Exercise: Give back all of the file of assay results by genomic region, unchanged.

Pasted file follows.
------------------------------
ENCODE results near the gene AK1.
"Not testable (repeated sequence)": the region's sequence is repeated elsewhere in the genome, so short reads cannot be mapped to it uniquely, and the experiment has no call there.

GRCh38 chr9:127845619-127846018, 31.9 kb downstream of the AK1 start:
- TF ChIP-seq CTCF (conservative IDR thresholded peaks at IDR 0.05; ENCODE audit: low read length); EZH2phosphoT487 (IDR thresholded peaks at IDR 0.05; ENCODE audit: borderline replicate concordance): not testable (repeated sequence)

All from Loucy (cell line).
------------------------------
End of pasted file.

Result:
ENCODE results near the gene AK1.
"Not testable (repeated sequence)": the region's sequence is repeated elsewhere in the genome, so short reads cannot be mapped to it uniquely, and the experiment has no call there.

GRCh38 chr9:127845619-127846018, 31.9 kb downstream of the AK1 start:
- TF ChIP-seq CTCF (conservative IDR thresholded peaks at IDR 0.05; ENCODE audit: low read length); EZH2phosphoT487 (IDR thresholded peaks at IDR 0.05; ENCODE audit: borderline replicate concordance): not testable (repeated sequence)

All from Loucy (cell line).